3 Reasons To Score a 2013 Beaujolais Nouveau
The first wines of the 2013 harvest hit the states in time for Thanksgiving.
It’s the third Thursday in November and wine lovers everywhere are celebrating the annual release of the few-weeks-old 2013 Beaujolais Nouveau—the 100-percent, Gamay-based bottling from the namesake region south of Burgundy.
This purple-colored easy drinker was traditionally what vineyard workers and winemakers drank as both a celebration of the end of the backbreaking harvest and as way to gauge the quality of the vintage.
While its youth, bright fruit and featherweight body have long been the whipping boy of many a bigger-wine lover, it’s still by far one of the most well-known still wines on the planet. Thanks, in no small part, to this decades old holiday that is marked by hundreds of raucous release parties all over the world.
At one such party (which included feathered flapper tap dancers) at Cercle Rouge in New York City, we tracked down Franck Duboeuf, co-owner of Le Vins George Deboeuf—which sells the most Beaujolais in America—to tell us why you should snatch up a bottle of this fast-selling wine. Here are Duboeuf’s top three reasons:
1. It’s a fun to drink
“This is a wine that was literally harvested just a few weeks ago. Yes, it’s young, youthful, but it still has a lot fruit and complexity. But it’s this youth factor that makes it fun. It’s in the wine and that is reflected in the parties, in the excitement around it.”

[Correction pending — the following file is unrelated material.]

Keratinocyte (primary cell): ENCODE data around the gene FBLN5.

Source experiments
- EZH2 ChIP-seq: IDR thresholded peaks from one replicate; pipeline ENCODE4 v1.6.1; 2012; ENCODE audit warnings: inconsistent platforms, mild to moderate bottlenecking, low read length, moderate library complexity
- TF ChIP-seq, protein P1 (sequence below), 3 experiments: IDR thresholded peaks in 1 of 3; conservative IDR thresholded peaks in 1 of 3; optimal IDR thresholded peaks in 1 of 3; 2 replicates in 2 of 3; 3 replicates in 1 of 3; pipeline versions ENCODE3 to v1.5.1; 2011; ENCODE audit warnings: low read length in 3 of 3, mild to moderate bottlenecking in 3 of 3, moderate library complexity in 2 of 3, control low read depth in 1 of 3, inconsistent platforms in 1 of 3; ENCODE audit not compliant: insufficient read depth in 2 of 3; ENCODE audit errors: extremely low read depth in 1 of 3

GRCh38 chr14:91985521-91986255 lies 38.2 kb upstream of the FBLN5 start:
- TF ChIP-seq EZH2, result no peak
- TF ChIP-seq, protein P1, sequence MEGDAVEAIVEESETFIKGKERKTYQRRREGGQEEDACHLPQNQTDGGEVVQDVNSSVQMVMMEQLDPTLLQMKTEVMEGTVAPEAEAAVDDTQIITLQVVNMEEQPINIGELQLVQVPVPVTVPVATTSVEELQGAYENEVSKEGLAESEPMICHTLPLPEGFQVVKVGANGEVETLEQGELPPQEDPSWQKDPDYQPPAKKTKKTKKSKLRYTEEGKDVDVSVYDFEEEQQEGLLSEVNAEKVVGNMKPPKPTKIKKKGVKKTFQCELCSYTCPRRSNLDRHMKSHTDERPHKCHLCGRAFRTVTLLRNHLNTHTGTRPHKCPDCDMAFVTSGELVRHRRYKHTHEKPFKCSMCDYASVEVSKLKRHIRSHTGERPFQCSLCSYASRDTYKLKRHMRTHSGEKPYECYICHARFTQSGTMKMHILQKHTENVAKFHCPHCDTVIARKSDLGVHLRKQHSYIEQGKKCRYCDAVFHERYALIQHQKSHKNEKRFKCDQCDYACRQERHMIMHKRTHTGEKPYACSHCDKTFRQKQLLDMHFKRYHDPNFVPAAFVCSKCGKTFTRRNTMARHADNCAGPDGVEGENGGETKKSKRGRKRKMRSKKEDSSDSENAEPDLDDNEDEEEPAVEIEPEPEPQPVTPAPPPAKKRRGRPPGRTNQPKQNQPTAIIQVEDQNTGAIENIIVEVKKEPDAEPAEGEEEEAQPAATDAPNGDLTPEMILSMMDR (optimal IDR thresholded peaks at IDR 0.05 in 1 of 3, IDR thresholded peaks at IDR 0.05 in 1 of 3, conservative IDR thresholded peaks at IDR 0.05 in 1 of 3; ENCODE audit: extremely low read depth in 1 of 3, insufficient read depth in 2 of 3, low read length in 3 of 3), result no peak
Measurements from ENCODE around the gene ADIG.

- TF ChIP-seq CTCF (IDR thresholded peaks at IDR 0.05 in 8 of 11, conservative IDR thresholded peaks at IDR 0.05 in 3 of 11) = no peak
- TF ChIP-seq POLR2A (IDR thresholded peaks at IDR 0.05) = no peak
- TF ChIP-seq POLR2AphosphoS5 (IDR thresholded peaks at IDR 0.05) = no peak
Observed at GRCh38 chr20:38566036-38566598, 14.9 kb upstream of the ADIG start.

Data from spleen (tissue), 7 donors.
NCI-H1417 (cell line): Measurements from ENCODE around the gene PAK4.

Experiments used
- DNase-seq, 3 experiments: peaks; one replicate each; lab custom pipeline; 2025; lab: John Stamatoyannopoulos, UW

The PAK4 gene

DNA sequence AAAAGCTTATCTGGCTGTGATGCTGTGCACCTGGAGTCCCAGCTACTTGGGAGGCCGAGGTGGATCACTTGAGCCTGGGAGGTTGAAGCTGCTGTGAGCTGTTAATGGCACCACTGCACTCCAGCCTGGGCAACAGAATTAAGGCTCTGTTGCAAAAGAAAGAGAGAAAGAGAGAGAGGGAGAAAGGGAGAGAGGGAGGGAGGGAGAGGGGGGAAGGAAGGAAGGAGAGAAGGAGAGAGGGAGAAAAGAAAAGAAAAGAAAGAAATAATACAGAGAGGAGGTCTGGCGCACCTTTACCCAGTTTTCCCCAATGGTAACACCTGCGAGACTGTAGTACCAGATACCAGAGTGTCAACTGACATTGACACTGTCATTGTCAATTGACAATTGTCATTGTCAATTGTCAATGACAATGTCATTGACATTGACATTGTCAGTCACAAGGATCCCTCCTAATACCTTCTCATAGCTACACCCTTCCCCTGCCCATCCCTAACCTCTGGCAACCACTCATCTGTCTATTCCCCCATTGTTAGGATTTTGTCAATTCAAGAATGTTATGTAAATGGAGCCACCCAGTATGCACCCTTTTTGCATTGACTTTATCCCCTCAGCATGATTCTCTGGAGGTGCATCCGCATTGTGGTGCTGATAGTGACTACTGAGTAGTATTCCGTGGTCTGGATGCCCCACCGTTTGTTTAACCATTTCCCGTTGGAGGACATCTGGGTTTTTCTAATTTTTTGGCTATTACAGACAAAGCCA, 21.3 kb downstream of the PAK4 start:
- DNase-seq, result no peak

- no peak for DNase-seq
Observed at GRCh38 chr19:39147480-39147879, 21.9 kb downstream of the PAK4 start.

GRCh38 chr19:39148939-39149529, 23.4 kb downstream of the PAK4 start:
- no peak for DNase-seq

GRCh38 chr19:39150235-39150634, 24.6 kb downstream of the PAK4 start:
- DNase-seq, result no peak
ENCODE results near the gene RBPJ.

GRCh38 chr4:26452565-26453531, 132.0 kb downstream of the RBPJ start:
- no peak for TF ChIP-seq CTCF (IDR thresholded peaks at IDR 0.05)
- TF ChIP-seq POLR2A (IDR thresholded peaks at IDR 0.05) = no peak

2. It’s bigger this year
“Thanks to the wet and humid winter and spring, the grapes were very small. We had a very warm summer and a late Indian Summer harvest, so the grapes are very concentrated, and the wine is richer and fuller with big strawberry, blackberry aromas and flavors. Still it’s very fine, elegant and balanced.”
3. There’s a real finish
“Thanks to that late harvest, this vintage’s finish is exceptionally long for Beaujolais Nouveau, significantly longer than past few years. It’s a wine that many are saying will be good one to age. And yes, most Beaujolais Nouveau is meant to be consumed young, but it can age very, very well, and many who’ve tasted the 2013 are saying this could do very well. So drink one now, and cellar one!”